Marshall Jiang Rite of Spring and Three Pieces

Table of Contents: Introduction – pg 1 Beginnings – pg 1 Rite of Spring – pg 1 Three Pieces – pg 2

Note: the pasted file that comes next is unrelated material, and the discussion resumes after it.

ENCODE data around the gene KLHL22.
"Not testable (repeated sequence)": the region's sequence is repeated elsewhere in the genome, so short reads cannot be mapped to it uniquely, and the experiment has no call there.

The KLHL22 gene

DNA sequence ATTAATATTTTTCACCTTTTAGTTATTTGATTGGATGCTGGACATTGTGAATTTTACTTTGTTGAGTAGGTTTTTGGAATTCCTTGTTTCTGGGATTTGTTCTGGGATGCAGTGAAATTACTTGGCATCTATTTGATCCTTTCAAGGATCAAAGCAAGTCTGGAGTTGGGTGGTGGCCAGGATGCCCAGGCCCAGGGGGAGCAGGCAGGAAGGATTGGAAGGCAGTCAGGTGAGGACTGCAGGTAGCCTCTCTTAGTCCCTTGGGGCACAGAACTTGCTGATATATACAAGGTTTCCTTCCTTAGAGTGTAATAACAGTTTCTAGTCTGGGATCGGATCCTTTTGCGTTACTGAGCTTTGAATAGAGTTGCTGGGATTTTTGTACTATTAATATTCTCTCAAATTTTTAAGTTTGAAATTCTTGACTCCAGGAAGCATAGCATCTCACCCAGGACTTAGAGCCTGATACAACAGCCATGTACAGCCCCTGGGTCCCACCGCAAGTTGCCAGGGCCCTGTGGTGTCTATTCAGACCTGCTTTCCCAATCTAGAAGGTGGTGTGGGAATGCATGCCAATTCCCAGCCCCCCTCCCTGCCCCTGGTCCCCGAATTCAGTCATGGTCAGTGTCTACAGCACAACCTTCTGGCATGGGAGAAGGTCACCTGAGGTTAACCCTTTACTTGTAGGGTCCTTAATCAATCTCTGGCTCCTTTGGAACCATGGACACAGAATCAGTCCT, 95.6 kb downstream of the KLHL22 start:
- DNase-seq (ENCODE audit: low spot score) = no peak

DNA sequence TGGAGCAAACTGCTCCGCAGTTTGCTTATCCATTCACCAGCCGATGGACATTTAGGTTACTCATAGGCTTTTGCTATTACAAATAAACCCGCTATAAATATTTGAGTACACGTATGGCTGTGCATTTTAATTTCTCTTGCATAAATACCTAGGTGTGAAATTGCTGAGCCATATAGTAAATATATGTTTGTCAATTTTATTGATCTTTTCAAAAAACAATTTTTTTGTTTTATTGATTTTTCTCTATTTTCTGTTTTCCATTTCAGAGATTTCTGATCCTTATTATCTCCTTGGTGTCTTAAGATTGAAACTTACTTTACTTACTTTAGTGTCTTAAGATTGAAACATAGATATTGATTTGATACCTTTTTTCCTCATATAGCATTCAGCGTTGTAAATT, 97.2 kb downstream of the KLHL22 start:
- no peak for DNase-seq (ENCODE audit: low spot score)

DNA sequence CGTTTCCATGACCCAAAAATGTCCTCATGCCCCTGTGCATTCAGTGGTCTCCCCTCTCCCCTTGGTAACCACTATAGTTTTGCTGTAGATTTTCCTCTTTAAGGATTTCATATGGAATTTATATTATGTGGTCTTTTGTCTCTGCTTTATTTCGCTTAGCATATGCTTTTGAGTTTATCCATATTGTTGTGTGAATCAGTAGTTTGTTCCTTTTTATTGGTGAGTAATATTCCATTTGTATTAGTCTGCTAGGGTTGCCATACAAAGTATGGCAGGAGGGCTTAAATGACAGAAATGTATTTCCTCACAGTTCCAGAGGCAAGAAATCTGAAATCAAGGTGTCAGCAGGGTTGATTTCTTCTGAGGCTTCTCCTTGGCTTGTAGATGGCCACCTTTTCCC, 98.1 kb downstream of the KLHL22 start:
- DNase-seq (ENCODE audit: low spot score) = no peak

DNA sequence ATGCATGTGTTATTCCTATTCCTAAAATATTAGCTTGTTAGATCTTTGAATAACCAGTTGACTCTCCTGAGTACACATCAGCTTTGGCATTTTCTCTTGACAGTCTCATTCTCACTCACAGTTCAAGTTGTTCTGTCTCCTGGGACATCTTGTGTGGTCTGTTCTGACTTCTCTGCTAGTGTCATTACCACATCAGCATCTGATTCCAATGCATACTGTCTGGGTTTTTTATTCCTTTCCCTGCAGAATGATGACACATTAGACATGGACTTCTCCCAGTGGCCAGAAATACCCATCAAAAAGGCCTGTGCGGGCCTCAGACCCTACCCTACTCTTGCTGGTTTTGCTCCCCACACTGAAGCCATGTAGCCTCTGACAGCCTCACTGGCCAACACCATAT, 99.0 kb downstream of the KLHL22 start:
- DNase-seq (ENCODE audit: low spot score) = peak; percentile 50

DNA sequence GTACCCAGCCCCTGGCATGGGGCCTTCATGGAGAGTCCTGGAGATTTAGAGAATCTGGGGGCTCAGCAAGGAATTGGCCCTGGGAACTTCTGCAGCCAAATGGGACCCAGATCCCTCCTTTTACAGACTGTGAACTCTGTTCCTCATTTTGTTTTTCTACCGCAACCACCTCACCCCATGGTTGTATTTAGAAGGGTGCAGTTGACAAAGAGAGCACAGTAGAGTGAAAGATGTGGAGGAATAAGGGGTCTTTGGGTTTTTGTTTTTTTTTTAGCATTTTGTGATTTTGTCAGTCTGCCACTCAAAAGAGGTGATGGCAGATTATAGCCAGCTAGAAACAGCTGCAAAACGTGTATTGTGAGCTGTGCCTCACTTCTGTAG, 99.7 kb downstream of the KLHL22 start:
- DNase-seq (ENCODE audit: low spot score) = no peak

The Rite of Spring was one of Igor Stravinsky’s most famous and influential works. From its first, strained bassoon solo to its climatically end, the Rite kept its audience entranced. So how did this primordial work, which caused a mass riot at its opening performance influence modern music? Beginnings: One cannot begin the investigation into The Rite of Spring without looking at Stravinsky’s roots in music. Stravinsky’s first exposure to orchestral music came at a performance of Tchaikovsky’s The Sleeping Beauty. There, he first developed his taste for orchestral music. Later in his life, he went on to study with Russia’s leading composer of that time Nikolai Rimsky-Korsakov and was greatly influenced by him. Later compositions of Stravinsky showed mimicked Rimsky-Korsakov’s imaginative scoring and instrumentation. Rite of Spring: The Rite of Spring’s unusual beginning highlights two important influence of this piece. The very first sounds from the bassoon illustrated Stravinsky’s creativity and ability to change. Before his piece, most orchestral compositions’ melodies begun and was mainly played by the strings section. Stravinsky however used the bassoon and the clarinets (woodwinds) as the main melody/harmony in the beginning. The very first bassoon solo also utilized the highest notes possible by that instrument, creating the strained, village sounds at the beginning. Fellow composer Camille Saint-Saëns famously stormed out of the opening at Théâtre des ChampsÉlysées in Paris infuriated by Stravinsky’s “misuse” of the bassoon. The beginning bassoon solo exemplifies Igor Stravinsky’s use of folk music throughout the ballet. Of course, the whole ballet was based on pagan rituals and culture, but such parts as the opening solos came from folk songs (in the case of the solo, it was Lithuanian). To create the special sounds of the Rite of Spring, Stravinsky employed a plethora of instruments not normally used. Such examples are the Eb clarinet, alto flute, bass clarinet, piccolo trumpet, bass trumpet, and the Wagner tuba. Stravinsky also ordered a very large orchestra, with woodwinds in numbers of five. This abnormal orchestration (at that time), coupled with the extreme registers of the other instruments, created the unusual sounds. This allowed the harsh, brutal melodies to be even more pronounced than they already are. The Rite of Spring showed the subtle beauty of harsh, grating melodies. Debussy heavily influenced Stravinsky in this technique but Debussy, at its most dissonant, was never harsh. This piece almost single handily destroyed the notion of tonality and laid the ground works for new, terrifying melodies (Think Jaws). Some of the primordial sounds of the Rite of Spring were due to the fact that Stravinsky used the strings and winds section as, basically, percussion. This is very evident in second part of the first movement (The Augurs of Spring) where the first and second violins, violas, cellos, and basses play straight eighth notes, creating the pulse and drive of the movement with the brass emphasizing certain beats. The Augurs of Spring also showed Stravinsky’s pioneering work in ostinati, evident in the 8-horns accents. Probably the most significant contribution to modern music Stravinsky makes with his Rite of Spring is his play on meter. Instead of the steady one-two one-two of a march, or the one-